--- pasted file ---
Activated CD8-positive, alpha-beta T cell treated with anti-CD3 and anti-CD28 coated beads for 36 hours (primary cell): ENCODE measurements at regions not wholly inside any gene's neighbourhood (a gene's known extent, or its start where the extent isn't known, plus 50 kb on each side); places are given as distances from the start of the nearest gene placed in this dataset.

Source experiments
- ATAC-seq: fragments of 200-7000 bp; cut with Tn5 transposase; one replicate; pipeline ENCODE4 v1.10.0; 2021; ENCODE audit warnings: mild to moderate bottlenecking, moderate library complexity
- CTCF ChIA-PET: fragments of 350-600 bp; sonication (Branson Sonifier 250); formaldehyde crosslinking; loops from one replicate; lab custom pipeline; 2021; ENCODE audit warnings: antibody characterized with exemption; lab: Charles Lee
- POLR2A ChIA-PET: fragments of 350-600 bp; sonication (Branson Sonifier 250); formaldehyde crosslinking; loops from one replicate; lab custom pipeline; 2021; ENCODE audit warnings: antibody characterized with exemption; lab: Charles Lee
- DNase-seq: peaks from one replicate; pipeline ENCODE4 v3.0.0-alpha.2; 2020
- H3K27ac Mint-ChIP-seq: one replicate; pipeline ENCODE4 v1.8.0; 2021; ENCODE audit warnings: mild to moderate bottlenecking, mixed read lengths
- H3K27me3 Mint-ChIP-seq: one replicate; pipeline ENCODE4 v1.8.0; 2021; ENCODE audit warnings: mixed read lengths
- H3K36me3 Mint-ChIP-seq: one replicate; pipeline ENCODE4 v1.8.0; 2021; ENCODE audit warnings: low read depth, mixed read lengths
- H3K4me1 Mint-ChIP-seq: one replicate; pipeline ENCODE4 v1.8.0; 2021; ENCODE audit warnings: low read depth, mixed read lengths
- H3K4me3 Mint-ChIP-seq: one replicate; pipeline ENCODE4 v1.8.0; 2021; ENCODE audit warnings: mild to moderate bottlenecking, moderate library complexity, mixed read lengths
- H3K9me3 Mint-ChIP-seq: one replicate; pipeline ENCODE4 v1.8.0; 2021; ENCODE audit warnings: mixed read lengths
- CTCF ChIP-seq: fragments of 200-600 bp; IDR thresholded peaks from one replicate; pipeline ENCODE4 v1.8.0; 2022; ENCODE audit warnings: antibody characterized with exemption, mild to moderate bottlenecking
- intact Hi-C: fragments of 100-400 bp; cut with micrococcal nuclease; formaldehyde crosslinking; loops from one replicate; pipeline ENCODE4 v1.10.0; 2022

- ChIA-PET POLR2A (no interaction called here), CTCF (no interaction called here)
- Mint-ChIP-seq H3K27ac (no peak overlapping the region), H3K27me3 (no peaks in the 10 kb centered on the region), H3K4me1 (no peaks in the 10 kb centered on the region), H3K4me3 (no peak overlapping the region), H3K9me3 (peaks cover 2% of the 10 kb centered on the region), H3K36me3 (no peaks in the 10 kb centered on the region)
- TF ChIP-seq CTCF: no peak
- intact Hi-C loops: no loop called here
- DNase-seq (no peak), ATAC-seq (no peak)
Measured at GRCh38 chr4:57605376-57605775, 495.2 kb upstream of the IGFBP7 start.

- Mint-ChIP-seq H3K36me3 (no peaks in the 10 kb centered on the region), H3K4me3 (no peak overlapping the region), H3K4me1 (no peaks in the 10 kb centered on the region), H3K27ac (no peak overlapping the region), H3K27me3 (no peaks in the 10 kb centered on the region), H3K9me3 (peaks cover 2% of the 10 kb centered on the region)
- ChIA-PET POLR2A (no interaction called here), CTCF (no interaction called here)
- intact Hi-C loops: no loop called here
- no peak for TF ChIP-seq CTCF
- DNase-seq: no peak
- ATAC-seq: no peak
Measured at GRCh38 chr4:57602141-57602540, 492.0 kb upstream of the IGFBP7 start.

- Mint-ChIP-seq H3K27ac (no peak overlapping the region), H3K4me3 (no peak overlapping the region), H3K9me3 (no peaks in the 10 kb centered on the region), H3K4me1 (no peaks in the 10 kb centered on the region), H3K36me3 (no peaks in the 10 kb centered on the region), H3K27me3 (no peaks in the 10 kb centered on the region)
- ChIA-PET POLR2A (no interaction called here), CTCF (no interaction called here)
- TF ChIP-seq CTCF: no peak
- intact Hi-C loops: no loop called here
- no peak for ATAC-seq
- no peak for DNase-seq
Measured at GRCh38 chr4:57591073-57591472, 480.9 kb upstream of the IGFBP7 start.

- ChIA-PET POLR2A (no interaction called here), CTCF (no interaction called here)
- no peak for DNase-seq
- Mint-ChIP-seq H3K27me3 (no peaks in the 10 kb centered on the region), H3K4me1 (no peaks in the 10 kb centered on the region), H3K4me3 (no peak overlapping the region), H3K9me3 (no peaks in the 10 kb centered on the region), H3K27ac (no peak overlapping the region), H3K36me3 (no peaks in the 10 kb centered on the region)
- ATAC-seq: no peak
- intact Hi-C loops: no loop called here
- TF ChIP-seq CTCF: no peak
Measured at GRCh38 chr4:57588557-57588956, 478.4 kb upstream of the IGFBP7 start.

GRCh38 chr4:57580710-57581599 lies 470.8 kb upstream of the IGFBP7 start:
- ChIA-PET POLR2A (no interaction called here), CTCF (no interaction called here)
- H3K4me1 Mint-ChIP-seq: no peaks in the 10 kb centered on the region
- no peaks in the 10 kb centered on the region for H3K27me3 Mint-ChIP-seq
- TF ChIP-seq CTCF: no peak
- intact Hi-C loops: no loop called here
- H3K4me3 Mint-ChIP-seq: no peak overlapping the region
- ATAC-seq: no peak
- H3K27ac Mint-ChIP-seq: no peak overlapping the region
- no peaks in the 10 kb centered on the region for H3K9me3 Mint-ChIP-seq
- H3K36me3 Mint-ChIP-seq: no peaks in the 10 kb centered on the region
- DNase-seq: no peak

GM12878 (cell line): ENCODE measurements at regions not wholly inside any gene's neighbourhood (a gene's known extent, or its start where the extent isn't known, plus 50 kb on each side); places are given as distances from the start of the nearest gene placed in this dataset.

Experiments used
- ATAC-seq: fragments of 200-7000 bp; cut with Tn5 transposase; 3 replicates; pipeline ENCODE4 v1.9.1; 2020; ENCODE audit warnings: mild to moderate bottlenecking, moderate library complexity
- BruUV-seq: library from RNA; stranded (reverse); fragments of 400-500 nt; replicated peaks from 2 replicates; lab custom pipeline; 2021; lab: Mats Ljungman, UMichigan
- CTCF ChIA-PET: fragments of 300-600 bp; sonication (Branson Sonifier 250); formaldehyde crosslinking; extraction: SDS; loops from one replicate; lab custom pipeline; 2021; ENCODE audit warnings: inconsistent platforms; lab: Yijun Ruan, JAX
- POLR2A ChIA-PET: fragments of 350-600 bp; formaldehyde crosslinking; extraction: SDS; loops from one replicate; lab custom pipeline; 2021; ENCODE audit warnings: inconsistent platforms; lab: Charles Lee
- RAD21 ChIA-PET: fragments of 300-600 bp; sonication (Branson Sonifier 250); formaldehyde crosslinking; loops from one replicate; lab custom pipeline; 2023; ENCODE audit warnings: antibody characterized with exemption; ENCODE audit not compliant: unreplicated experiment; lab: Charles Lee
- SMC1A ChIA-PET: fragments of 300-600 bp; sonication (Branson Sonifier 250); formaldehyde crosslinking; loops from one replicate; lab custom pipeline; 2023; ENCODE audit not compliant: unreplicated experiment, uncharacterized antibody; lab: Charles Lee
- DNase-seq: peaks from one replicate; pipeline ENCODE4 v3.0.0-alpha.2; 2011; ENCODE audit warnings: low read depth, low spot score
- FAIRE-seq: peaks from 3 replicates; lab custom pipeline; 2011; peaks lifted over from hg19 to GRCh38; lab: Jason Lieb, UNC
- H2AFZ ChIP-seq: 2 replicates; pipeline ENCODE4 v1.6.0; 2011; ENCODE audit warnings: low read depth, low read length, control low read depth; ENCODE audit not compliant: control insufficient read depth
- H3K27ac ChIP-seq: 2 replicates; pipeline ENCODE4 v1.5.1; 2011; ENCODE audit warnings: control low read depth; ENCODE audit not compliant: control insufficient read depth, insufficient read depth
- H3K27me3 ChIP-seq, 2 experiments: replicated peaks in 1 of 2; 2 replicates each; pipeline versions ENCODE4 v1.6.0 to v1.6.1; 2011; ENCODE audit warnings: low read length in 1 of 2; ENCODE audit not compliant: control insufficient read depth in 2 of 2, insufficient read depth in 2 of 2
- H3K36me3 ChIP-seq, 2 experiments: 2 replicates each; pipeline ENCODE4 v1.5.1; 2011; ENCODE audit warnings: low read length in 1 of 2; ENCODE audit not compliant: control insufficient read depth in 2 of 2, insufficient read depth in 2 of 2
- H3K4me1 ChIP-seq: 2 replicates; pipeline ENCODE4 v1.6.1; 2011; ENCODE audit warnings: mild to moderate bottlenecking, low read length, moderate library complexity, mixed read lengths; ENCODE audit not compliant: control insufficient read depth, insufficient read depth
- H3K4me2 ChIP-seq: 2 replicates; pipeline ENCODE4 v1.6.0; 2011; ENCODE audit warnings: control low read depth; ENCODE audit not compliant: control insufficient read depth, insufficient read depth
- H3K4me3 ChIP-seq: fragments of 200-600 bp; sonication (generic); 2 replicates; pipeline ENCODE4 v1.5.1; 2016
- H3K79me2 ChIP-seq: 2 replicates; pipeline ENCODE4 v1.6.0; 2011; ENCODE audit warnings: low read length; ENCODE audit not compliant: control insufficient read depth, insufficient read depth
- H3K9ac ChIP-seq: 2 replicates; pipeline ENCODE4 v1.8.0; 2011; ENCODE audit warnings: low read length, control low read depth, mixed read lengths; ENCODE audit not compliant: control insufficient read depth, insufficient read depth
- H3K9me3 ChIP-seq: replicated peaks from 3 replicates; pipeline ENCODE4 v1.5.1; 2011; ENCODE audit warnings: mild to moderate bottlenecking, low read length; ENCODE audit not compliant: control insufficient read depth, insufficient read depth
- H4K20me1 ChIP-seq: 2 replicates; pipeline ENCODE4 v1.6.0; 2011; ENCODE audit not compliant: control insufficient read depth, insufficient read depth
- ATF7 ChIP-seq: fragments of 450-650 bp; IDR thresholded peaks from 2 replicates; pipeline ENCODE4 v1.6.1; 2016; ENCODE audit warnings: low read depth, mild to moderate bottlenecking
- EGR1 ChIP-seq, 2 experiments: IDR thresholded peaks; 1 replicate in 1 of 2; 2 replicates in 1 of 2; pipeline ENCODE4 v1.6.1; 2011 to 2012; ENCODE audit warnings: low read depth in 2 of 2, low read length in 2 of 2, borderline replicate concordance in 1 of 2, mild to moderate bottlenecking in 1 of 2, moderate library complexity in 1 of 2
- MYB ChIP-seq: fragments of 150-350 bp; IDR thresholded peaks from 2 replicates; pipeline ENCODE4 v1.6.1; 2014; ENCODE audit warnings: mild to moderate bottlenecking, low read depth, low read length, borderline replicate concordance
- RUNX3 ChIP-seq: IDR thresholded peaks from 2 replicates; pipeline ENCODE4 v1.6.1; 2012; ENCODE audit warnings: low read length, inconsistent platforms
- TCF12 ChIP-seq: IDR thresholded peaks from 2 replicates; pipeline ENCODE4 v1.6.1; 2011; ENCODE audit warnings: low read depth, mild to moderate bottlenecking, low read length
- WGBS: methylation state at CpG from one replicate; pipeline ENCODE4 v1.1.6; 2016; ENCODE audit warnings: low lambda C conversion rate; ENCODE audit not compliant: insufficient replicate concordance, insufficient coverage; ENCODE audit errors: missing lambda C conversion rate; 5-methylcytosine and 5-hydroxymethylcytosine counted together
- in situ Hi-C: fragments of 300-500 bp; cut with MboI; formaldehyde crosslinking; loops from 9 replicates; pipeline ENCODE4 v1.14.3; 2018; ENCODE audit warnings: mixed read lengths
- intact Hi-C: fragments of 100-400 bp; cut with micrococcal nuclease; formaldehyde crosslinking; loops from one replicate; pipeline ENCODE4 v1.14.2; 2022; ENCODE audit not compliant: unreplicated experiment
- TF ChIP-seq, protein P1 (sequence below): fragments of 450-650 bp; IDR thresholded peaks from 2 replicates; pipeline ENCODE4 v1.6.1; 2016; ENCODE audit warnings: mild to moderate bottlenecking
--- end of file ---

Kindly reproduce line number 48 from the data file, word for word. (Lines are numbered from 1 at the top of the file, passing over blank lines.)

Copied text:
- H3K4me3 Mint-ChIP-seq: no peak overlapping the region